Review: Brighton Rock (LFF Surprise Screening)

The Members Surprise Screening was actually the same, as everyone had said, to the Surprise Screening the previous night, and the film was Brighton Rock, the “re-evisioning” of the 1947 film which was an adaptation of the novel by Graham Greene. I should mention I have not read the book, or seen the ‘47 film, so my view on this film is purely based on itself. 

Going in, I was aware that the film the previous night was Brighton Rock, and was completely prepared to see it, even though most people on twitter had bad things to say about it. Having low expectations probably helped a little, because I didn’t think it was terrible, but it wasn’t nearly as good as it was trying to be. The only thing, really, that kept me going was Helen Mirren. Even though her hair was dyed a ridiculous color, I enjoyed watching her, and the scenes with her in it. Except, writer and director Rowan Joffe had to go and ruin it all with her final scene, the second to last scene of the movie. What was that? Completely ruined the whole mood off the ending. 

The movie really should have ended with Pinky (Sam Riley) on the beach. I would have thought a lot more of this movie if that is where they ended it. I know there’s the ending of the other movie and the book they had to think about, but if they going to “re-evision”, why not end it at a high point? Why drag it out further with scenes that change nothing? (think LOTR: Return of the King but on a smaller scale, and less extra scenes) At the very least, don’t add a little bit of humor- keep going with the drama, and go straight to Rose. The Helen Mirren/John Hurt scene was a massive mistake!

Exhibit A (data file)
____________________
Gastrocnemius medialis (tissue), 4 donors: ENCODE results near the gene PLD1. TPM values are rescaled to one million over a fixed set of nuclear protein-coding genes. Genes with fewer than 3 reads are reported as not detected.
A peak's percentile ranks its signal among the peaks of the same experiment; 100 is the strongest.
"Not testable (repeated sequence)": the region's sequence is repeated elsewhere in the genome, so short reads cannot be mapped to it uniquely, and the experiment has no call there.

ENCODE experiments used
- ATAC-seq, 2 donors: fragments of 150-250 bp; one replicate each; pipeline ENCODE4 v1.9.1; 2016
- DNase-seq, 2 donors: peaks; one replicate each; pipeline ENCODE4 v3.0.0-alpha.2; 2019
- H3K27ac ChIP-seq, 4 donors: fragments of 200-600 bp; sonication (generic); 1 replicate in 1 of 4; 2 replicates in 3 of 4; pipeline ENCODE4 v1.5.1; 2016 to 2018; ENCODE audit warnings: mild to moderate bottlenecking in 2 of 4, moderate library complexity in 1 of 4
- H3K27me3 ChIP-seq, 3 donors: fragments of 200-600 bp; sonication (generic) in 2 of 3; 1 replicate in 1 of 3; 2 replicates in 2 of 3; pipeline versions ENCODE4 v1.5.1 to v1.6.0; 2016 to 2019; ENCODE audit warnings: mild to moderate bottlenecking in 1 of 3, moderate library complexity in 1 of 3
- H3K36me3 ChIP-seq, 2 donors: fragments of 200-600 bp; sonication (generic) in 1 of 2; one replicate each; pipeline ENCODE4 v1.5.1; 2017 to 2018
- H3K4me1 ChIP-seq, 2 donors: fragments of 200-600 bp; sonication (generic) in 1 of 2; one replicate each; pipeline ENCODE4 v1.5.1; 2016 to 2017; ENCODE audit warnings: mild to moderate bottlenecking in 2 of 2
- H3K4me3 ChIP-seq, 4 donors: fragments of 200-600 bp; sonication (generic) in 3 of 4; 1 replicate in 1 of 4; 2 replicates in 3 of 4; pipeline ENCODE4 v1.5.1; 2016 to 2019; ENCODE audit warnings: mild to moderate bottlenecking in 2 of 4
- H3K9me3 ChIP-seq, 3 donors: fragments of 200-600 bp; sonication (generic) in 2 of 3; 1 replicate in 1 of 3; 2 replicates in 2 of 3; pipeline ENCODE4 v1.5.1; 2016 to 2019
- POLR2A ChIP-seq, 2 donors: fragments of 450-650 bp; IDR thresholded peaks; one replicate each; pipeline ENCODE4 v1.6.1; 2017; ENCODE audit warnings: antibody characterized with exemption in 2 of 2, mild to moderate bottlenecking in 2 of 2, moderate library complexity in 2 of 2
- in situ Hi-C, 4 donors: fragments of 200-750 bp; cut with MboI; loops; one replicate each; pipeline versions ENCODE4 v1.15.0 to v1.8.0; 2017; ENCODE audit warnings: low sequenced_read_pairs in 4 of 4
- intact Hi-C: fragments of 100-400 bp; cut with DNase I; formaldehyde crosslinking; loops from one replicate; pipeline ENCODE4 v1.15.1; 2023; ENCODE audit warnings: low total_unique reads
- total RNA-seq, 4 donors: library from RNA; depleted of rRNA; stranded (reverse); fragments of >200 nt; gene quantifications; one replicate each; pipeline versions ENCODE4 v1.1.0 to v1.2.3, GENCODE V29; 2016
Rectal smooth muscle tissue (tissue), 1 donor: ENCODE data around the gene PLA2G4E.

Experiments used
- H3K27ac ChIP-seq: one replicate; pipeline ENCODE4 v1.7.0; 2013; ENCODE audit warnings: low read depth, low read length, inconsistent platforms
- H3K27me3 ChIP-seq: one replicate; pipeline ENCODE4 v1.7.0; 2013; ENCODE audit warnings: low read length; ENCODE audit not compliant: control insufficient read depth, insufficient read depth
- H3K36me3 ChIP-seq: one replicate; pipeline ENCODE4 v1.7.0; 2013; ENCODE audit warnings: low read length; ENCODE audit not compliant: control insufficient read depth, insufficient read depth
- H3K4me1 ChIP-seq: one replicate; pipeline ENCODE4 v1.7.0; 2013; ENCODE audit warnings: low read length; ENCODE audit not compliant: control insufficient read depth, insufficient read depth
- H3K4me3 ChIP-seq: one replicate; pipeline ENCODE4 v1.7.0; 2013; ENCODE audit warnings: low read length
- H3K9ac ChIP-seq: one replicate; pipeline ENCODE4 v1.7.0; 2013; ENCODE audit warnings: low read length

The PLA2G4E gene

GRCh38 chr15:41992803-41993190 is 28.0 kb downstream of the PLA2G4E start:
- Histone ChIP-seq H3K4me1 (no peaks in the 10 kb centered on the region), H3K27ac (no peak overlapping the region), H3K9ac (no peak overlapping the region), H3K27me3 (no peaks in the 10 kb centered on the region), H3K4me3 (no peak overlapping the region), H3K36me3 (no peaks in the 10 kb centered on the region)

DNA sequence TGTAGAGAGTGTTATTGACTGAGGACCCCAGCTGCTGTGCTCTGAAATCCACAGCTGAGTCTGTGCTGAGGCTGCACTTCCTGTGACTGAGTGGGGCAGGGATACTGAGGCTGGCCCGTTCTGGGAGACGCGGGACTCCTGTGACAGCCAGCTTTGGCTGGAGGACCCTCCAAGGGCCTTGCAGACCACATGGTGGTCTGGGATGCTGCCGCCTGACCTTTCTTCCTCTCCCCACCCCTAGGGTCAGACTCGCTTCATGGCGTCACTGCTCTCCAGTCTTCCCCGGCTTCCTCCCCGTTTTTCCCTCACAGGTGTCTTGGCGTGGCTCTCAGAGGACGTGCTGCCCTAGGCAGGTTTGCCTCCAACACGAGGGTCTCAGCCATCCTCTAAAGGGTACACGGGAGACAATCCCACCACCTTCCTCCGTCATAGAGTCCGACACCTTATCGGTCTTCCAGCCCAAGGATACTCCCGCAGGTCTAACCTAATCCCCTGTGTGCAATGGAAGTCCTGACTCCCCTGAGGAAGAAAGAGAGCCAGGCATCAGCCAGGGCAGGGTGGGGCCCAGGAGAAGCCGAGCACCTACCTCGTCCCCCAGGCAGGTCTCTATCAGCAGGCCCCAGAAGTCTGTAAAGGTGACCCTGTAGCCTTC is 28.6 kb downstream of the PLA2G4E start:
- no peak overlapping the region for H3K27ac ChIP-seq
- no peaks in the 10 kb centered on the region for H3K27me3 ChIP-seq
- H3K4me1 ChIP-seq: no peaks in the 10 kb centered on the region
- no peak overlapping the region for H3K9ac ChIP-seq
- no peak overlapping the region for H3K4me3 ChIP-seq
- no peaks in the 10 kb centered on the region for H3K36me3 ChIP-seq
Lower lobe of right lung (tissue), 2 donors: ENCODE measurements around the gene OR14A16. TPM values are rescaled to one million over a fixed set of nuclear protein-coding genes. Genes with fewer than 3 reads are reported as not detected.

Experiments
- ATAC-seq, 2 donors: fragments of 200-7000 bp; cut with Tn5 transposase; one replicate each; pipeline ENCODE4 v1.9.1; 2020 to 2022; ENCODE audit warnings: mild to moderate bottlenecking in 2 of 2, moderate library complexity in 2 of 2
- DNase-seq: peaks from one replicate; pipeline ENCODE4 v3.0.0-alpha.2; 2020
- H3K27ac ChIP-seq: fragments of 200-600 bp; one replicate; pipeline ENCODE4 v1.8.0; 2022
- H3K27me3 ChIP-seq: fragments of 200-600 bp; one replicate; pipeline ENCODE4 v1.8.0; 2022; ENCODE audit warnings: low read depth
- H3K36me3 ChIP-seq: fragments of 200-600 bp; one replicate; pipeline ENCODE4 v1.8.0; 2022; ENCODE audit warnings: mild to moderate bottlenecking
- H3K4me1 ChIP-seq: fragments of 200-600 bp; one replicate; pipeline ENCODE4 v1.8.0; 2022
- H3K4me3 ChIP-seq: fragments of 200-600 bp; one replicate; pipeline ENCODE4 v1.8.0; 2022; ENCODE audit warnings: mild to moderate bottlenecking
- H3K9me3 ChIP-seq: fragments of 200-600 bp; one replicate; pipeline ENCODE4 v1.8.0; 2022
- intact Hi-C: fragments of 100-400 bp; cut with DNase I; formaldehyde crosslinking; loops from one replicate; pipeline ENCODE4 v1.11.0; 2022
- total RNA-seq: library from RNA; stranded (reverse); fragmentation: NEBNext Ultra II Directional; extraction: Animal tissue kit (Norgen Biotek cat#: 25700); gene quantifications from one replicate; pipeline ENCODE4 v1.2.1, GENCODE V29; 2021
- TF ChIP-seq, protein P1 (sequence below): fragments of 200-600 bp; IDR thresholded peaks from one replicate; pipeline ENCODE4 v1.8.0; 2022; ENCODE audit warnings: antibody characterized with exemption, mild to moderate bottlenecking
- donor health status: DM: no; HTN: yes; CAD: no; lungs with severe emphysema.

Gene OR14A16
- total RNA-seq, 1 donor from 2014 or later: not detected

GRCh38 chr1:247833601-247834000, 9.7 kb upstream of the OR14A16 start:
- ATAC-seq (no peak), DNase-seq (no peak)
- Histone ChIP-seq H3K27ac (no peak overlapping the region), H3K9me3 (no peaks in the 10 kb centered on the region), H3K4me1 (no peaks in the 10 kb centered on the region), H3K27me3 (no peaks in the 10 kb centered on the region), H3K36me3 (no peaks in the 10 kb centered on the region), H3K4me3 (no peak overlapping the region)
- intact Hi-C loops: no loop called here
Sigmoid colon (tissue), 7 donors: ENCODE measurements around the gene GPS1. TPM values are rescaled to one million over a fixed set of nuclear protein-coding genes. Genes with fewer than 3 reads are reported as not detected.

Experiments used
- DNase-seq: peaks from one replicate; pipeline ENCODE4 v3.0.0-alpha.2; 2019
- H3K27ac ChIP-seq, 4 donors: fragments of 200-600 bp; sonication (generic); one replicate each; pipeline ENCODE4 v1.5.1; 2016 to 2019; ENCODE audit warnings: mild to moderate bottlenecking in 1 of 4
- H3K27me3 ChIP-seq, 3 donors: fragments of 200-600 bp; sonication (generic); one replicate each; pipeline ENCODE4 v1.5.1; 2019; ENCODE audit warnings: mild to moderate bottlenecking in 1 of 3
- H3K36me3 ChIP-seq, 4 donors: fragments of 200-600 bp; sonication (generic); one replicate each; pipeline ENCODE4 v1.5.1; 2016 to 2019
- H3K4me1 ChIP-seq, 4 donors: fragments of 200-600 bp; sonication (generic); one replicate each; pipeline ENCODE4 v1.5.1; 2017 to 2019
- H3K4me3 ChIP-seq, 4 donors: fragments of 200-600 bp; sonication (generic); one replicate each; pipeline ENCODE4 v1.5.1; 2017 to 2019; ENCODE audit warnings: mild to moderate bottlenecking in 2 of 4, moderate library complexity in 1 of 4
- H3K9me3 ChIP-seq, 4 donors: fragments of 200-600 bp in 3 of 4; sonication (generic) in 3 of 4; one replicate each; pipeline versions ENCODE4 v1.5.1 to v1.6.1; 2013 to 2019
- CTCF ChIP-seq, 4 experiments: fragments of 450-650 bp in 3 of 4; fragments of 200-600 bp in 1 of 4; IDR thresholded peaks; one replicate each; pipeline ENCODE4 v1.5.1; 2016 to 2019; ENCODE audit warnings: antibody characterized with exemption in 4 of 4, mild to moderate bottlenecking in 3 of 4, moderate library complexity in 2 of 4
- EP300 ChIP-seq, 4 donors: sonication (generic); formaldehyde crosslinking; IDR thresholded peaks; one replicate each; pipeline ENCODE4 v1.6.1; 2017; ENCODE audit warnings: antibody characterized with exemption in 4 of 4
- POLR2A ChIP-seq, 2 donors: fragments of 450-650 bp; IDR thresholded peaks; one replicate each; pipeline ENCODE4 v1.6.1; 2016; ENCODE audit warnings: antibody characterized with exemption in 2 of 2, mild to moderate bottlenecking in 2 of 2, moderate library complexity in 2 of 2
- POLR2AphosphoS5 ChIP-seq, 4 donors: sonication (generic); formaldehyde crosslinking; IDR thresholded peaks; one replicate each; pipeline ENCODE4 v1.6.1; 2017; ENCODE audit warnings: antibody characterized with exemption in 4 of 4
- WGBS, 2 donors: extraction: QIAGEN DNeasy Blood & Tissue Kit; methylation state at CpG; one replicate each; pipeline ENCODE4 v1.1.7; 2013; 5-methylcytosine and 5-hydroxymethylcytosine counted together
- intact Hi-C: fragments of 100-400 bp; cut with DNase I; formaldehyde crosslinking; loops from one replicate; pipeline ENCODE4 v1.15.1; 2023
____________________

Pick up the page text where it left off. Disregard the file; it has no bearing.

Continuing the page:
The two main performances, Sam Riley as Pinky and Andrea Riseborough as Rose, were quite painful to watch. Riseborough was that slight bit better, but Riley was so dull. The dialogue was rather unexciting anyway, which I think was the point, and would have worked if delivered better, but he had no emotion what so ever. His face and voice were just blank. Even though he’s a “bad guy”, as the central character, the audience need to feel something for him to connect with the film. Maybe they were trying to dothat with his father figure being killed in the opening scene, but it did not come across that way. 

Had I not seen it for free, I probably would have been horribly pissed off by this movie, however the free ticket, and Helen Mirren kinda saved it. But I wouldn’t tell anyone to see this. That’d just be rude. 

Brighton Rock - Sam Riley and Andrea Riseborough

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